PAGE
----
Training Tips

Posted on January 26, 2017 in Alpha Physique, Physique, Sustainability

Today, I’m going to give some specific training tips that I see some people not following in the gym. Some of them may seem obvious, but they’re worth mentioning if they help people out!

Training Tips
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  1. Focus on the compound lifts. This is huge. It’s time efficient, and you tend to get better stimulation and muscle from the bigger, stress inducing movements. Of course the drawback is that you are more likely to over-train either neurally or due to joint stress. You’re also more likely to get injured. As these movements are more time efficient, this allows our training to become more sustainable. We’re spending less time in the gym, which reduces the risk of us losing motivation.
  2. Do your most important big lift first. This should be obvious, but you have more mental focus and physical energy at the start of the workout. Leaving it till last is daft. This should be your weakest proportionately. Or your weakest body-part that you need to bring up.
  3. Stop focusing on individual muscle contraction on core lifts. This is obviously fine on isolation exercises, but generally for compounds, you want to be focusing on the mechanics of the movement. This will allow for maximal neural output and joints to also be in sync.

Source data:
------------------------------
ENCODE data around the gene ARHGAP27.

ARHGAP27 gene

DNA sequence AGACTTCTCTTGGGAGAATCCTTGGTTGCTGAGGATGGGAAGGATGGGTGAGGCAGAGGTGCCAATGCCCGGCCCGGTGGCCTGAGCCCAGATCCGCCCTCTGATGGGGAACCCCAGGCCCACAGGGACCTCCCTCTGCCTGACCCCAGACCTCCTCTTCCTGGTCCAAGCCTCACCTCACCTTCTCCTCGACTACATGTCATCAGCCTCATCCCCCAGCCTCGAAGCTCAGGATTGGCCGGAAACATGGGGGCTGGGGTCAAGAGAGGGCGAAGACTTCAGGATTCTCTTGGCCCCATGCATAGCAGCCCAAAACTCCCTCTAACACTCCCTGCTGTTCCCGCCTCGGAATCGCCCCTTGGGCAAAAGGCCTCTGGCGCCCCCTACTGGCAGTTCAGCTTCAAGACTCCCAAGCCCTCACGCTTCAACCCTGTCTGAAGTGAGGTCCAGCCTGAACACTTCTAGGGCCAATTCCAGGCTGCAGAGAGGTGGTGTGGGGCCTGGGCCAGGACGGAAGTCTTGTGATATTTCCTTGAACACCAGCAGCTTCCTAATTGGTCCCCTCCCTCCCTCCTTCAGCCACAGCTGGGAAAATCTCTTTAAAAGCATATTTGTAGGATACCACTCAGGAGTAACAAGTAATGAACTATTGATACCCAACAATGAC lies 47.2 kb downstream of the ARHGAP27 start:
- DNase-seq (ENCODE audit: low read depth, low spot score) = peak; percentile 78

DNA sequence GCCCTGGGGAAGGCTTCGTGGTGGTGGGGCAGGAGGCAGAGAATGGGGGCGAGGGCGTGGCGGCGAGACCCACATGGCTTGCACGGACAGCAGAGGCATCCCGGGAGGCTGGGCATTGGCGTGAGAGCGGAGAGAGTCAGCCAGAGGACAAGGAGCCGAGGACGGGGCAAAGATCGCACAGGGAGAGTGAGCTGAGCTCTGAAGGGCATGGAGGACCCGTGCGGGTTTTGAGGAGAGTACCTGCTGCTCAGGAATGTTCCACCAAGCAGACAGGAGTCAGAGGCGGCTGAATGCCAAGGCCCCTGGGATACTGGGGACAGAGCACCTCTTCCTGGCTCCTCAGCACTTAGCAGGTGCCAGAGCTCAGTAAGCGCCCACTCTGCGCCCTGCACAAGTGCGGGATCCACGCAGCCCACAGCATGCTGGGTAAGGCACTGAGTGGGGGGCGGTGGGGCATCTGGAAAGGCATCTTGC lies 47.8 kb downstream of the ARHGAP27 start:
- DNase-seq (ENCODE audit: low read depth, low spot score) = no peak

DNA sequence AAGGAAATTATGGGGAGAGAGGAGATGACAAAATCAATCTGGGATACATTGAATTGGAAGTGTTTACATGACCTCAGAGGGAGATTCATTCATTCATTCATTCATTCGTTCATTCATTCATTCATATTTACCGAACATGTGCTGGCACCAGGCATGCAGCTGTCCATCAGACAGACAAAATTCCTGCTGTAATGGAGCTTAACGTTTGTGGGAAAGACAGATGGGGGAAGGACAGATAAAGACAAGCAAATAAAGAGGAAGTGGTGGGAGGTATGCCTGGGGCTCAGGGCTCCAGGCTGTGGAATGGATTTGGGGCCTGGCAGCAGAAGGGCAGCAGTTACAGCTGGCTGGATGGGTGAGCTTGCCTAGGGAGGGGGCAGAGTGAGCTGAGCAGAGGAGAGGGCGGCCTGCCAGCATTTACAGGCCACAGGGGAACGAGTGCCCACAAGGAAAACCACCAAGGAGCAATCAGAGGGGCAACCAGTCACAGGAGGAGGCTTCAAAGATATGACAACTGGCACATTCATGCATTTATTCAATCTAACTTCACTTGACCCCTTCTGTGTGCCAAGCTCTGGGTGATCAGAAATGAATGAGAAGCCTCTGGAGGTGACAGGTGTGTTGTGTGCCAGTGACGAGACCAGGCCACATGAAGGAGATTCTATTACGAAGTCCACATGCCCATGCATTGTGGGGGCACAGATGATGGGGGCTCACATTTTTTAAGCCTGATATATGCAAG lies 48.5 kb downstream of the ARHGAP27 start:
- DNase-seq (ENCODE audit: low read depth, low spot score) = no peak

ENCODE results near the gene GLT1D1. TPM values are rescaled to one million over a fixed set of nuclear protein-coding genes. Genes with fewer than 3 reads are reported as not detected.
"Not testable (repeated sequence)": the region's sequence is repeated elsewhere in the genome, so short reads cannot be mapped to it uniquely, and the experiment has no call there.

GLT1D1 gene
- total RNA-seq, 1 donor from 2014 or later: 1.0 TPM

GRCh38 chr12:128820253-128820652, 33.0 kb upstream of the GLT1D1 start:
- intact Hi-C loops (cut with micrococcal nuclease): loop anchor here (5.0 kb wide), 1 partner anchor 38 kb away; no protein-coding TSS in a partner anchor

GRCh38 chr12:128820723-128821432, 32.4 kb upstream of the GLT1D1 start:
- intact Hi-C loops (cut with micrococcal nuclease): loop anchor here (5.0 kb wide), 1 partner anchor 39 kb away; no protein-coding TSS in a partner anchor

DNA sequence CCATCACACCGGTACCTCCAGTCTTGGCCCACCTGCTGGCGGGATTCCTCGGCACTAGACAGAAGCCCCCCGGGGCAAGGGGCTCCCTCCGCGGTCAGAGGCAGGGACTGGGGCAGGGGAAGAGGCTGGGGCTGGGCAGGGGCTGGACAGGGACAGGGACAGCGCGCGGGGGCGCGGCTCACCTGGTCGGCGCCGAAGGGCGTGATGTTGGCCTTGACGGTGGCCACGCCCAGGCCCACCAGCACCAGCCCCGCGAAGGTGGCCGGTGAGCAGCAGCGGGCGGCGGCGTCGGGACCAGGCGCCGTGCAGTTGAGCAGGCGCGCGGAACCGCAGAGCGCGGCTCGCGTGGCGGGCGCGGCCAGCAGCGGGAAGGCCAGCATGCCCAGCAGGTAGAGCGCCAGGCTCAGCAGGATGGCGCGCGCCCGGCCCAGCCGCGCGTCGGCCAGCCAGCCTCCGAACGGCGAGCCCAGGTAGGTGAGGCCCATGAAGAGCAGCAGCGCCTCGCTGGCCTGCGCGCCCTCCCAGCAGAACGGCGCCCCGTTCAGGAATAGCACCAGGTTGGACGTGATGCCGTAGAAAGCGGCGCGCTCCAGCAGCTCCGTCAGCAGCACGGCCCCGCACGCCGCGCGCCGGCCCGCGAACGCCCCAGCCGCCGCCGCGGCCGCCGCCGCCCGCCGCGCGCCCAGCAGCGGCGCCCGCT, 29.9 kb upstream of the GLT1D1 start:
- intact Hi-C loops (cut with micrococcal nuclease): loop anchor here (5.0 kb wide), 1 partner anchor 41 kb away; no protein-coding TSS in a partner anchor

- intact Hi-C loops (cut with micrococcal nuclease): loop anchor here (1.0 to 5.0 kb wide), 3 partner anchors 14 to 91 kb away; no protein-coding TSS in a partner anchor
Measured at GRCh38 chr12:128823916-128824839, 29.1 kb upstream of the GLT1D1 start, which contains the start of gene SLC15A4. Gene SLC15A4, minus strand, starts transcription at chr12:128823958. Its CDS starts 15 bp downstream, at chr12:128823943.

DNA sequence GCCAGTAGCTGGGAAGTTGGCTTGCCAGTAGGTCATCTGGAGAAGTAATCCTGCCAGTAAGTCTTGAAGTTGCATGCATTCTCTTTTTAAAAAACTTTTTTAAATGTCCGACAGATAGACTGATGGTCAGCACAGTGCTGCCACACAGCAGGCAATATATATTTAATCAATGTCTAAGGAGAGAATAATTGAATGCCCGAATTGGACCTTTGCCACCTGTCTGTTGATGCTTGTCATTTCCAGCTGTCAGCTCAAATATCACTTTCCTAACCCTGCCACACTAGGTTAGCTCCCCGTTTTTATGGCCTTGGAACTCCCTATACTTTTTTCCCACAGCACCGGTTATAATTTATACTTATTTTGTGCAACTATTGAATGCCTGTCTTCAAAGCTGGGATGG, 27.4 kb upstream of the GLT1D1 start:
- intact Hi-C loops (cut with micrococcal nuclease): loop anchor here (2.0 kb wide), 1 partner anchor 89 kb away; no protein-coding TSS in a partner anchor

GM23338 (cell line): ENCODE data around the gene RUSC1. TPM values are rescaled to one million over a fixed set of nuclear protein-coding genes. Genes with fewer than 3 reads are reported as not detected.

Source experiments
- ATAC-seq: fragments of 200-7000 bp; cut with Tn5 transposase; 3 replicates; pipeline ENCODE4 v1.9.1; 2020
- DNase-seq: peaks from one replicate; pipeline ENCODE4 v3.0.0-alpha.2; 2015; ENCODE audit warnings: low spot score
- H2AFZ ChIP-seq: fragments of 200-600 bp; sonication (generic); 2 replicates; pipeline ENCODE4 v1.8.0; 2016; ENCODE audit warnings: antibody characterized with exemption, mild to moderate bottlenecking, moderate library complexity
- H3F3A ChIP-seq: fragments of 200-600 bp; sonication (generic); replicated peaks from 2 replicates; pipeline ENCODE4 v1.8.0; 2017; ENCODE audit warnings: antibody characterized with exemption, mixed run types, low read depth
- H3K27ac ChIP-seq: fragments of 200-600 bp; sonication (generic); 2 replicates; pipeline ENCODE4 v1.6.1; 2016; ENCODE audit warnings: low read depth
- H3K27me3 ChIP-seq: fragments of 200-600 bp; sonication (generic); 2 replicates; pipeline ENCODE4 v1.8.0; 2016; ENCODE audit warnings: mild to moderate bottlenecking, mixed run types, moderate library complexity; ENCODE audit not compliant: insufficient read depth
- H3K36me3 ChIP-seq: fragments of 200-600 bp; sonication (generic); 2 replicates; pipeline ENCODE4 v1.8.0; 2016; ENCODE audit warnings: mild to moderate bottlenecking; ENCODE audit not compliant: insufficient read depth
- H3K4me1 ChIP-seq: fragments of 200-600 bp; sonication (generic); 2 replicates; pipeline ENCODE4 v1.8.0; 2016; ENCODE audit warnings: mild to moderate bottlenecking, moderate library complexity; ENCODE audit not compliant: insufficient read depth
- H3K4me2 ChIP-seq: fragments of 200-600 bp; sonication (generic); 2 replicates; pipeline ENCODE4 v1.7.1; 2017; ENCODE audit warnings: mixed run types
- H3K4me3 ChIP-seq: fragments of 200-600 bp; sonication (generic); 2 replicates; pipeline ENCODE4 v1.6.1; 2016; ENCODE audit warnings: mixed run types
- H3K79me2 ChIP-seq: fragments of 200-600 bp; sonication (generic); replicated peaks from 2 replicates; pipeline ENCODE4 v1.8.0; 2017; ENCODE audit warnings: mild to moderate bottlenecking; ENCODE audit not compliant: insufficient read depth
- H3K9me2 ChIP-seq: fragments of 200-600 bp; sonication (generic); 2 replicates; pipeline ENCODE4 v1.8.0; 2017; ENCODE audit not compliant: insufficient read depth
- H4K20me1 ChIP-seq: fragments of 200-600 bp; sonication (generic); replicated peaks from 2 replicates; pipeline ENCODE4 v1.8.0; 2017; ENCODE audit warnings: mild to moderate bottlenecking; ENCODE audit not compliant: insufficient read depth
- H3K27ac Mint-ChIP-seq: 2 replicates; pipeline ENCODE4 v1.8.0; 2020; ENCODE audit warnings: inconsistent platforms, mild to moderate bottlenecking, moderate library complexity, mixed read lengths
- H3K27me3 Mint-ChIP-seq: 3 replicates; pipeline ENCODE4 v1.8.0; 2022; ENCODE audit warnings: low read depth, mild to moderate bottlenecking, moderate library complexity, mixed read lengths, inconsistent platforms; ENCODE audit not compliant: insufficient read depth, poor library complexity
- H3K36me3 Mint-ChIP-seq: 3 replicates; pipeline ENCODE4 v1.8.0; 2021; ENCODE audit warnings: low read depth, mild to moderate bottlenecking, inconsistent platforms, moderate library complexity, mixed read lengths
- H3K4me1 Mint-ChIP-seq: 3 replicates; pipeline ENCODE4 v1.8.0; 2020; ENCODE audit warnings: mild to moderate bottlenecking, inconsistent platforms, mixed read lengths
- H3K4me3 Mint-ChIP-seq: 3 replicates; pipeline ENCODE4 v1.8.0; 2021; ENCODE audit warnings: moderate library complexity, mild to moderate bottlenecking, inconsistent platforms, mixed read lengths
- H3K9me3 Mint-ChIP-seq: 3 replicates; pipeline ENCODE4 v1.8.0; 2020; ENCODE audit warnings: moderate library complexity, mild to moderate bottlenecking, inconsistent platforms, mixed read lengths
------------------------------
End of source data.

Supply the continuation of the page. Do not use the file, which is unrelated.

4. Incorporate deload weeks. This is also massive, for long term sustainable gains. These should be performed every 4-6 weeks. They are SO EFFECTIVE as they allow any small tweaks, aches and pains to subside, before they turn into something more sinister. They also are good for renewing motivation for the gym, particularly if you drop the volume (and time spent in the gym) by 50%. This allows for progression to continue from cycle to cycle.

So make sure you are do the above 4, as they will help you to continue to make long term gains. They will help in both physical performance and psychological motivation! 🙂

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5 thoughts on “Training Tips”

  1. Do you think that compound movements and isolation movements in combination are optimal for muscle growth or should I do workouts which split them both apart?

  2. I really think people underestimate the value of deload weeks, and just how crippling injuries can be. Especially younger guys are very naive – you see them testing 1RM’s all the time in the gym!

  3. How many exercises do you think is best for both compounds and isolations?

    I know that’s quite a vague question, but how simplistic are we talking? Just the big 3 for compounds and a couple of isolations?

    1. Completely depends upon your goals and time efficiency requirements. Maybe 4-5 compounds and a couple of isolations for most people.

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